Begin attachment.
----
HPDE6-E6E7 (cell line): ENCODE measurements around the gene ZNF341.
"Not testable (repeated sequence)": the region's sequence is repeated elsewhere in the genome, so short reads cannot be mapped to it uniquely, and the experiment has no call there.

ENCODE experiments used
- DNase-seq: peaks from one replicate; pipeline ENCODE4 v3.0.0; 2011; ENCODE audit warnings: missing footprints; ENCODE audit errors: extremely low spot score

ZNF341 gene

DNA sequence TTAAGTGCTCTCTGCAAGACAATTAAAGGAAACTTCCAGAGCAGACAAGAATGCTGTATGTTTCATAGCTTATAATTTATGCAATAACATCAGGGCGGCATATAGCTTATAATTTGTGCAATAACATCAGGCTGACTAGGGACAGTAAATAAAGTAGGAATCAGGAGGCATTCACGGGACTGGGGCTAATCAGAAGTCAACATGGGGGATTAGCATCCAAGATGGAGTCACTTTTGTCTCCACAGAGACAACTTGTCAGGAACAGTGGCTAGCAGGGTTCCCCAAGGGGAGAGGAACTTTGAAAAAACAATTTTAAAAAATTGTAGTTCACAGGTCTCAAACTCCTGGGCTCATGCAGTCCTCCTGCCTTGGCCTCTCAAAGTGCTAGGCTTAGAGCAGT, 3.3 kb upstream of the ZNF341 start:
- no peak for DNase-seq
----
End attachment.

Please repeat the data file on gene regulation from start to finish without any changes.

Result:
HPDE6-E6E7 (cell line): ENCODE measurements around the gene ZNF341.
"Not testable (repeated sequence)": the region's sequence is repeated elsewhere in the genome, so short reads cannot be mapped to it uniquely, and the experiment has no call there.

ENCODE experiments used
- DNase-seq: peaks from one replicate; pipeline ENCODE4 v3.0.0; 2011; ENCODE audit warnings: missing footprints; ENCODE audit errors: extremely low spot score

ZNF341 gene

DNA sequence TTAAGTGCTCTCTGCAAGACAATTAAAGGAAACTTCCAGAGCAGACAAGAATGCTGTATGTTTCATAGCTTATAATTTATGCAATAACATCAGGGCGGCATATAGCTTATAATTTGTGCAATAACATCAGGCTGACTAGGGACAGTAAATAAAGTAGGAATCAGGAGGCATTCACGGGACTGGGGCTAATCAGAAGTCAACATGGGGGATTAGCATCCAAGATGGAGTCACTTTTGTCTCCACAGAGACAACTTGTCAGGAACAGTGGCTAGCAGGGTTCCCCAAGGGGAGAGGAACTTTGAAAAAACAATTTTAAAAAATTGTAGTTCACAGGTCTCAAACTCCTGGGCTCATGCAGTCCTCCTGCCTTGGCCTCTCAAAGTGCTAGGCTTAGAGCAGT, 3.3 kb upstream of the ZNF341 start:
- no peak for DNase-seq